2. Teri Ogden
    | Reply

    This hits home on so many levels. After my son died by suicide in 2004, I didn’t even do Christmas, as it was our favorite Holiday, and I could not bring myself to the thought of celebrating the Christmas season without him here. Some years I am okay with putting up the tree and decorations, and others like this year, I am not. It’s amazing that as the years go by, time does not erase anything, it just makes it easier to deal with, and to live with all the memories.

  3. Jocelyn Nelson
    | Reply

    Dear Brandi,

    Thank you for this poignant story. It’s been a year and a half since my 22-year old son decided to end his life, and your honesty about your own journey helps me understand there are no simple answers to how to cope, other than to be gentle with yourself and others’ feelings. We’re not putting up a tree anymore, but I do have a small 10-inch tree on the mantle next to his picture, with a timed, battery powered candle that comes on every night.

    Best wishes,
    Jocelyn

  4. Patty
    | Reply

    A beautiful story. I lost the love of my life a year and a half ago. Only those who have been impacted by suicide can understand the many stages of emotions we experience. Though suicidal grief is a solitary experience your story helped me to understand my own feelings. Thank you for sharing.

  5. Diane Serra
    | Reply

    Thank you for sharing these memories with all of us. When my son died in 2013 the very first thing I did was search for any memory, pictures, Mother’s Day cards, etc. Months later, I placed them all in a box. The hardest thing that I did was putting the memories of my son in a box and tucking it under my bed. How could it be that the memories of my son fit in a box? I still can’t get them out seven years later. We all deal with these losses in our own way and hearing your struggles and those of others on this page helps me too. We are not alone.

  6. chris
    | Reply

    Brandy,

    Thank you so much. When decorating the tree, without a doubt the hardest thing is coming upon decorations that my son Sean made when he was a kid. I display them but my heart aches every time I do. I long for him and those distant times.

  7. Kelley Ford
    | Reply

    Thank you for sharing Brandy. I’ve been thinking about this since it posted.

    You’ve given me a glimpse to a different side of suicide, through a child’s eyes. There’s so much that we all share and have in common; anguish, grief, guilt, hopelessness, betrayal, anxiety, anger. Christmas seems to highlight a deeper side to our relationships and traditions.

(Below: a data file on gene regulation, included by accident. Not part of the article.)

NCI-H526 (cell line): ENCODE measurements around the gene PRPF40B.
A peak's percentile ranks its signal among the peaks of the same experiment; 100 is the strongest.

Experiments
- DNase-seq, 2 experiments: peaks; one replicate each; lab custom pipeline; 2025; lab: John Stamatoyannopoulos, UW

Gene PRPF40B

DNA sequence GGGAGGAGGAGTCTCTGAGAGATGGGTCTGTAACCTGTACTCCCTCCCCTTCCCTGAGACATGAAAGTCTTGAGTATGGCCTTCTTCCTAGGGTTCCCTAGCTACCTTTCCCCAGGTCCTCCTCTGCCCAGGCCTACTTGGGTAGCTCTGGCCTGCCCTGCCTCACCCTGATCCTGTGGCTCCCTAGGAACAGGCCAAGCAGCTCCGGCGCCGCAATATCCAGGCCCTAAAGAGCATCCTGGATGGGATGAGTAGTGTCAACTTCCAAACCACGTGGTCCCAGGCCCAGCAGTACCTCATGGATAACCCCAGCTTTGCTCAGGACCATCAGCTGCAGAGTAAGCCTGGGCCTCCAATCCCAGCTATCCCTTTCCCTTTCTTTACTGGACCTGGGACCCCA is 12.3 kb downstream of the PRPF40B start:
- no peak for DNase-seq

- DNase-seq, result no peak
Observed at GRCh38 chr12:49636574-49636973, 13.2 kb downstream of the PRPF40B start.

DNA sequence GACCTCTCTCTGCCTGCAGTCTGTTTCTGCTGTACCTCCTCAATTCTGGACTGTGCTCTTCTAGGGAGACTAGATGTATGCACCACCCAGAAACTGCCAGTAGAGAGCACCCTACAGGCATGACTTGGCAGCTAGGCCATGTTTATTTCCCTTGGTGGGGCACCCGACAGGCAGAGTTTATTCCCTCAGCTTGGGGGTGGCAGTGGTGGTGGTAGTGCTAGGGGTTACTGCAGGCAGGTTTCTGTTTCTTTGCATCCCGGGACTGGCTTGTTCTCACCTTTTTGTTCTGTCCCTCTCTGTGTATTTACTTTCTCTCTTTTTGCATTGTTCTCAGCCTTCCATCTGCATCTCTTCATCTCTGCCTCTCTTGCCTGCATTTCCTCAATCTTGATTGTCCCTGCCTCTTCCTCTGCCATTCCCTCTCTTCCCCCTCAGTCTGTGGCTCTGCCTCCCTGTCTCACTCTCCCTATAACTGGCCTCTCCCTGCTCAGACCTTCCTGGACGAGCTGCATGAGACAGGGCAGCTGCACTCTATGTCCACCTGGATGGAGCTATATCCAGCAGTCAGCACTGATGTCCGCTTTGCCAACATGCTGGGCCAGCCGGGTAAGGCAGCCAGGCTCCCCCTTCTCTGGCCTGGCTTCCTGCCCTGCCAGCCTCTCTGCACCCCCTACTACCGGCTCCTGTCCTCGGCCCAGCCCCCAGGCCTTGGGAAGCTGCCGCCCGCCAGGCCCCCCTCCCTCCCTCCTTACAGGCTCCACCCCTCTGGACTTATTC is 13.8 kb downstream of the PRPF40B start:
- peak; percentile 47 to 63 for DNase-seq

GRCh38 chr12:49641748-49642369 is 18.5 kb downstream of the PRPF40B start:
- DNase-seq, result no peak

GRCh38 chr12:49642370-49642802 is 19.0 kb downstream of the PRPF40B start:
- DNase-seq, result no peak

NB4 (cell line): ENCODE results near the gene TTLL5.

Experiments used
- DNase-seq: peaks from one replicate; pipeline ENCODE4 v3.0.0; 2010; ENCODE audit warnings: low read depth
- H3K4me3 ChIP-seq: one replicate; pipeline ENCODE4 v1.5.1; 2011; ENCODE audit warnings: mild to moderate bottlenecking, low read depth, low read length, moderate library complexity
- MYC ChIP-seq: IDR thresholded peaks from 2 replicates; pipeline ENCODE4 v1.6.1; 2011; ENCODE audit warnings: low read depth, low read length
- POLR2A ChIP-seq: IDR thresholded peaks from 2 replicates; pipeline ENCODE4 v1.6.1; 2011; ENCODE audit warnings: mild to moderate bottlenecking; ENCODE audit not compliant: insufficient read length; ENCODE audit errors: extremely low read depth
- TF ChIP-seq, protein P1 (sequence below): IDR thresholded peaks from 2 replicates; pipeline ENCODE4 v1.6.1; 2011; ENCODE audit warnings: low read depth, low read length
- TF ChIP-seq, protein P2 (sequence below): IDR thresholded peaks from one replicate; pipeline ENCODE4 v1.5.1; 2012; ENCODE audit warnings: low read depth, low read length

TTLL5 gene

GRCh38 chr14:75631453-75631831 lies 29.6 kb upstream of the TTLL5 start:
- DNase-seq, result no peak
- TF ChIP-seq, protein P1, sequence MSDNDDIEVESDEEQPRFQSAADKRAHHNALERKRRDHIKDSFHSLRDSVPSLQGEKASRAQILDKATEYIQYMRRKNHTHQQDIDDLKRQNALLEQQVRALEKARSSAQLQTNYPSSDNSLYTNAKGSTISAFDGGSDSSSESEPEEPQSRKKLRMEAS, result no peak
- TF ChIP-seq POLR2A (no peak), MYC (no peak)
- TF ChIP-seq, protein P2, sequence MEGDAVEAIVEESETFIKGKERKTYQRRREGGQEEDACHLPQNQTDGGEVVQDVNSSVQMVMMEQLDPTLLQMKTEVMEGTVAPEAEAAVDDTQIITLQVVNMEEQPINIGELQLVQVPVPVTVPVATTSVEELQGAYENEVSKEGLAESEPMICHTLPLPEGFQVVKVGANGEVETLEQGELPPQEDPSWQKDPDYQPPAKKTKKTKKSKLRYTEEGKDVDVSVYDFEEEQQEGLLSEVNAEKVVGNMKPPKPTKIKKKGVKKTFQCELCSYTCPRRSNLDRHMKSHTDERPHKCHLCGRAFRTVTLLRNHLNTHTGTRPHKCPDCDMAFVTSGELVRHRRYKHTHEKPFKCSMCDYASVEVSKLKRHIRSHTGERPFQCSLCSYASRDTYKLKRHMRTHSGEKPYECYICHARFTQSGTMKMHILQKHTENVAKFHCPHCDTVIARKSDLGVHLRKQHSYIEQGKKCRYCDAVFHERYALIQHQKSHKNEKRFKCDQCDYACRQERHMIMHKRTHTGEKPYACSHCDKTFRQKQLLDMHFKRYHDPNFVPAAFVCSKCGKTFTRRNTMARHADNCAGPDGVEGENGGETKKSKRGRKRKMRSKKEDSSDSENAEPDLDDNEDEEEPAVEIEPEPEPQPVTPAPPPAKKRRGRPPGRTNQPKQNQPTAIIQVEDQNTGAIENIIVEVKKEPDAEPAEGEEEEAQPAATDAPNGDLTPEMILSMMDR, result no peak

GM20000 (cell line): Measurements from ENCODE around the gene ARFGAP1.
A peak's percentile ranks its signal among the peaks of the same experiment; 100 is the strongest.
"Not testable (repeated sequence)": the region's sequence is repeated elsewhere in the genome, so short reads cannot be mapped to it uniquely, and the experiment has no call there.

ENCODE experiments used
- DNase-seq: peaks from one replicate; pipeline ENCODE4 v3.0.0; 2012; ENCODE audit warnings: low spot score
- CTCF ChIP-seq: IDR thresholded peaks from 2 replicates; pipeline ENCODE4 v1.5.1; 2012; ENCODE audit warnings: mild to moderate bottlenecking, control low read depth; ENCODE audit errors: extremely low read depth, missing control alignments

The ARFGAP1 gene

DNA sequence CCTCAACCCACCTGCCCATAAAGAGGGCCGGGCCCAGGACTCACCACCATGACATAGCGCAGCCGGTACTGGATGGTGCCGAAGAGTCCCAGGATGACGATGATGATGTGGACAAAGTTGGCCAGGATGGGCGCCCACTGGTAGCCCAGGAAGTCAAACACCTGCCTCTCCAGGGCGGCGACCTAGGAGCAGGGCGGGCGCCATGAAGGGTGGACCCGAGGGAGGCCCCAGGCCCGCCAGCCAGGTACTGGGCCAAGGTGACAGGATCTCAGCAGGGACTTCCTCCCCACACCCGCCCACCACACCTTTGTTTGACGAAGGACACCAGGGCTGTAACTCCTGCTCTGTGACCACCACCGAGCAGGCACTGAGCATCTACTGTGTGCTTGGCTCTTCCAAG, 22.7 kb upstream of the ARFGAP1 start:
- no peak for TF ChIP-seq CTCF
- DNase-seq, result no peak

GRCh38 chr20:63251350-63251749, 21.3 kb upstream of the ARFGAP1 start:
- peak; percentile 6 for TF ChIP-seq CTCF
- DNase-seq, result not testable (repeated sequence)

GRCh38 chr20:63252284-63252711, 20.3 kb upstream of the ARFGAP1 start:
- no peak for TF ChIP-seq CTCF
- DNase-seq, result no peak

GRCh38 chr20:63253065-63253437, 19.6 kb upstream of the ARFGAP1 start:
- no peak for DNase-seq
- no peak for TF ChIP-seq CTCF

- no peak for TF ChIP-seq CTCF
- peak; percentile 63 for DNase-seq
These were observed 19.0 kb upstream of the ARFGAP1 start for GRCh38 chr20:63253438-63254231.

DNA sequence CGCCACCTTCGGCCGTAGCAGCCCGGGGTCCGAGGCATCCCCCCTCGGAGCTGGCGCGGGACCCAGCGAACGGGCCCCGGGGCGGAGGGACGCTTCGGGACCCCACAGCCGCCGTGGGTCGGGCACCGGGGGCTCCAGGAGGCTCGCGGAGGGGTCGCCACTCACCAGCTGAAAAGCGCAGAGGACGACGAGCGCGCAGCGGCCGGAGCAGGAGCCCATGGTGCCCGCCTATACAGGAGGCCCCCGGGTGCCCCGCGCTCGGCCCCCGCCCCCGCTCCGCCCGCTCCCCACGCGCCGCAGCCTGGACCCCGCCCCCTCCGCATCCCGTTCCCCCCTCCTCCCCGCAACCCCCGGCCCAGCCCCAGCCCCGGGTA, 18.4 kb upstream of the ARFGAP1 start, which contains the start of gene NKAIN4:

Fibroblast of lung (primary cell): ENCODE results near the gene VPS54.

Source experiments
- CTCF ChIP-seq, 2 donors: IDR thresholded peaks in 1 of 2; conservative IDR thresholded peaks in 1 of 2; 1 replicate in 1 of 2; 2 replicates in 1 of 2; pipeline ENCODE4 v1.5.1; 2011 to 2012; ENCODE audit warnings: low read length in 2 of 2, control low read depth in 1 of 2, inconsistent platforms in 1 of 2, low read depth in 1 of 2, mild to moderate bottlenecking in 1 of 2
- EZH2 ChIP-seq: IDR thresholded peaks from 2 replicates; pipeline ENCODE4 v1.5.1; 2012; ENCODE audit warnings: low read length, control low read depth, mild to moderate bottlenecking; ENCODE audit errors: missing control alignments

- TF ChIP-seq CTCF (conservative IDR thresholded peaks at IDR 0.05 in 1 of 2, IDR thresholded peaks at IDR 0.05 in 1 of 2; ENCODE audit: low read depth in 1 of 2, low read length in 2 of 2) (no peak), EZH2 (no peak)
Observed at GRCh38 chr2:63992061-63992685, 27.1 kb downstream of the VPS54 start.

I have many thoughtful Christmas ornaments given to me through the years from my sister. Mostly, they make me sad but I’m still able to hang them each year however, I still have quite a few things that are too painful to have out and they stay in a box or tucked away. I’m not sure if they’ll ever be meant to be out again and I think that’s okay.

    My sister was the most thoughtful, compassionate person I have ever known. She would be heartbroken to see the sadness my brothers and I live with. The impact her suicide has had on us is so contradictory to the beautiful person my sister was. I miss her terribly.

  8. Rose
    | Reply

    This was my first Christmas. My son (16) took his life December 1. I’m not sure what my traditions or changes will be yet, but reading these, and others talking have been helping. I’m so sick, I hurt, and being only 26 days from the day of hell, I am still so lost. Thank you all for sharing hope of some relief.

  9. Jack Davies
    | Reply

    Brandy, We buried my friend Mike yesterday. He died just before Christmas so your story hit home. He was a very well-known and respected member of the community and his funeral was attended by many. I realized how many other people are affected by suicide besides the family. Your book is helping me grieve (and heal) from the loss of your mother Betsy (my 1st cousin) although it has been over 30-years. I still weep when I think about you as a 10-year old to find her, and I pray for your healing as well as many of your readers who have broken hearts. May we all become more compassionate towards each other in these strange days. I look forward to seeing you again soon. With love, Jack